Shopper Charlie Bennett spotted packs of the product with yellow, security protected bands pasted across the lids in an Asda supermarket. The sports writer tweeted: “Britain in 2022… Lurpak butter is at £6 a tub in ASDA and even has a security tag on it. Mental!”
The price tag on the shelf beneath the packs shows the butter on sale for £6, labelled at a discounted “Roll Back” price with a 75p saving.
Twitter user John Fielder asked: “How can that be a Roll Back price?”
Fellow Twitter user KE Kamstrup chimed in: “In Denmark we pay £ 8.65 and only when it is on discount price, otherwise the normal price is £ 12.25, so it is cheap in GB mate!”
An Asda spokesman said stores tag products they believe are regularly targeted for theft.
It comes after one shocked shopper spotted a 750g tub of spreadable Lurpak at £7.25 in their local Sainsbury’s.
A 1kg tub of the same brand costs £9 at Ocado.
The average household is set to see their annual food shopping bill increase by £380 due to the soaring prices.
Asda chairman Lord Stuart Rose recently said some customers are setting £30 spending limits as they cut back.
Lord Rose said customers put fewer items in their baskets and choose from budget ranges more often as they try to cope with price increases.
READ MORE ABOUT CPI INFLATION IN THE UK BEING THE WORST IN THE G7
The results, described as being in-line with expectations, followed a warning in June from market-leader Tesco that Britons were buying less and switching to cheaper products.
Its underlying sales fell by 1.5 percent, while smaller rival Morrisons reported a sales slump of 6.4 percent.
Chief Executive Simon Roberts said Sainsbury’s understood how hard it was for millions of households right now.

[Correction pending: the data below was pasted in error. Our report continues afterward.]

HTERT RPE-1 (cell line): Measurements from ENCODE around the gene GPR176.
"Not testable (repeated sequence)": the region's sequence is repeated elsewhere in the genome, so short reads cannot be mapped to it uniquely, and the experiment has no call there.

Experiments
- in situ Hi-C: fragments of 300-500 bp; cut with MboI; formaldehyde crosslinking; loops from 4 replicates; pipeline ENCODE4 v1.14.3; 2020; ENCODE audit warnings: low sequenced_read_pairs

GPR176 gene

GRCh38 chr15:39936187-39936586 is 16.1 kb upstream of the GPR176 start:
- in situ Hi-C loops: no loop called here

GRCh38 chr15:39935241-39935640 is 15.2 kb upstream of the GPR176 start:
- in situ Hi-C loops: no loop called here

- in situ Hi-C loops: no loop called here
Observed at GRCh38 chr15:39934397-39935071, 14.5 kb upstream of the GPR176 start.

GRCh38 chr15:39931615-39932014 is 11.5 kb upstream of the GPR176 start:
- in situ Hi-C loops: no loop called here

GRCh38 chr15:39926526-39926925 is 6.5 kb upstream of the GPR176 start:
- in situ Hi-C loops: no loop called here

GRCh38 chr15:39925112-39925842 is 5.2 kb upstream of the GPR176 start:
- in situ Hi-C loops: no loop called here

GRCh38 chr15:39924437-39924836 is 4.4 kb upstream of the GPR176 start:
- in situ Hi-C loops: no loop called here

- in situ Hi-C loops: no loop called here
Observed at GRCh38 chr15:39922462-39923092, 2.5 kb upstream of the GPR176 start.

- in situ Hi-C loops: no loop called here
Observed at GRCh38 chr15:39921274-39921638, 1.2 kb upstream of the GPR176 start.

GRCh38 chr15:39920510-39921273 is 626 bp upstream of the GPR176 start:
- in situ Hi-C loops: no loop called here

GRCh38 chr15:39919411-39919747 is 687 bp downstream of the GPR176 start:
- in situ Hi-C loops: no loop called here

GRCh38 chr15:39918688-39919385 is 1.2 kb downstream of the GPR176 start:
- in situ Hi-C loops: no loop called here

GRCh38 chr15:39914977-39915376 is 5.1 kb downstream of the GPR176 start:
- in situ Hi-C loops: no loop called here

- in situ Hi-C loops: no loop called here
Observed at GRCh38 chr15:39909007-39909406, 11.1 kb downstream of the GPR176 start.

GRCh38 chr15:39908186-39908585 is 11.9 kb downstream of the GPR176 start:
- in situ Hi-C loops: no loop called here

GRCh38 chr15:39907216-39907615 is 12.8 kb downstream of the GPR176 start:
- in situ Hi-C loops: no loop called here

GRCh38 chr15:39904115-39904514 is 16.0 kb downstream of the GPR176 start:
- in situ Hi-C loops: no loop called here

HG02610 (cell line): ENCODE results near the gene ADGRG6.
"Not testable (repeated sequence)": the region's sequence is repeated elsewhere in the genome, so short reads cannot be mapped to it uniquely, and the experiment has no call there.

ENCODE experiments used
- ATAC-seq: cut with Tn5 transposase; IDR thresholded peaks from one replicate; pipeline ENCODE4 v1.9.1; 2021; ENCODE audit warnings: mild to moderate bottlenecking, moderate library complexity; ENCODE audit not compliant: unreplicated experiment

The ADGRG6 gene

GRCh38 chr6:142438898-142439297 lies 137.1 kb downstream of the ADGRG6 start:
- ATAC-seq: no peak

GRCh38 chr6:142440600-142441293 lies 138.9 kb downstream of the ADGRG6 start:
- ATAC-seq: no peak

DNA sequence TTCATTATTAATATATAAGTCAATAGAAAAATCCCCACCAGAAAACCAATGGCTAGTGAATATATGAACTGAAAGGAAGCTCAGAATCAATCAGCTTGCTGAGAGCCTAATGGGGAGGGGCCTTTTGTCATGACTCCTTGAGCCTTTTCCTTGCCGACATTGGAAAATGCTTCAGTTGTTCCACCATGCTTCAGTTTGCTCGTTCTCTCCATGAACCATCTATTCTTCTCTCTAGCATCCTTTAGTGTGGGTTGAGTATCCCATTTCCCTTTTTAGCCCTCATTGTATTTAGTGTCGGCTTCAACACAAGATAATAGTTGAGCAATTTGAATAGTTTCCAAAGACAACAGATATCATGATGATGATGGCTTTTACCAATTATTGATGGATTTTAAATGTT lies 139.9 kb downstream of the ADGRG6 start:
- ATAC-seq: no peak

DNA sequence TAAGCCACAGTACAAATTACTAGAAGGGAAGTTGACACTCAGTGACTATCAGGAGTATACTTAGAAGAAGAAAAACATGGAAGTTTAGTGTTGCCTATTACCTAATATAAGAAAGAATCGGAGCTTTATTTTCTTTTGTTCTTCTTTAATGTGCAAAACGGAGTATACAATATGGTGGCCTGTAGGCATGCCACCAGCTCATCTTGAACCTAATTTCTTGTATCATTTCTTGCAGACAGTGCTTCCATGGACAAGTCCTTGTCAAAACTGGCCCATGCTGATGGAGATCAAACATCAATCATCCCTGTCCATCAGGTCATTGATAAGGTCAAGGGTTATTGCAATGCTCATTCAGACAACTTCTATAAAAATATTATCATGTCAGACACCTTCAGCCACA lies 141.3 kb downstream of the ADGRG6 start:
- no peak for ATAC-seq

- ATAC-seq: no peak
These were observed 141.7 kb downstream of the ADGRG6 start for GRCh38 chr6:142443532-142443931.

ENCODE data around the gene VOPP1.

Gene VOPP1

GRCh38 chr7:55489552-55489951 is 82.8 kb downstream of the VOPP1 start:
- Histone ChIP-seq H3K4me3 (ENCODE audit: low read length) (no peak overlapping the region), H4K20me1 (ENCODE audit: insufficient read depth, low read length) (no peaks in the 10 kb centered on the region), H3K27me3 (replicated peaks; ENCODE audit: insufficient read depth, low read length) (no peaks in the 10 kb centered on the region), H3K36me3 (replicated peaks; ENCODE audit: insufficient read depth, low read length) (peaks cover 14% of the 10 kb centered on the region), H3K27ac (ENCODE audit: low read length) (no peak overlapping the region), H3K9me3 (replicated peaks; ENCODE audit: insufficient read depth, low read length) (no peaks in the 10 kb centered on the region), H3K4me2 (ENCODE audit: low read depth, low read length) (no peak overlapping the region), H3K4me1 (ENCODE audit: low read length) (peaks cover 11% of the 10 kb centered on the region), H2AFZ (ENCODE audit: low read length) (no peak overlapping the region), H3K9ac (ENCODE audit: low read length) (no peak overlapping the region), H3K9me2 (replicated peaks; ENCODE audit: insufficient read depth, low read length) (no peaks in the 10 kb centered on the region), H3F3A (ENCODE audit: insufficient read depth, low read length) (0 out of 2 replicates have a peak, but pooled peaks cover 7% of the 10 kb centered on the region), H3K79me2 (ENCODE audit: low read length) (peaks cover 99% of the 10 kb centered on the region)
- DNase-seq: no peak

He said: “The pressure on household budgets will only intensify over the remainder of the year and I am very clear that doing the right thing for our customers and colleagues will remain at the very top of our agenda.”
Consumer confidence has plunged as households struggle with the accelerating cost-of-living.
Wages are failing to keep pace with inflation, which reached 9.1 percent in May and is expected to reach double digits.
Food inflation is predicted to hit 15 percent this summer and 20 percent early next year, according to some forecasts.
The Bank of England warned on Tuesday that the economic prospects for Britain and the world had darkened since the start of the year.
Bank officials have told High Street banks to ramp up capital buffers to make sure they can weather the storm.
International institutions, including the International Monetary Fund and OECD, say Britain is more susceptible to recession and persistently high inflation than other Western economies, which are all grappling with global energy and commodity market shocks.
Bank of England Governor Andrew Bailey said on Tuesday: “The global economic outlook has deteriorated markedly. Global financial conditions as a whole have tightened significantly.”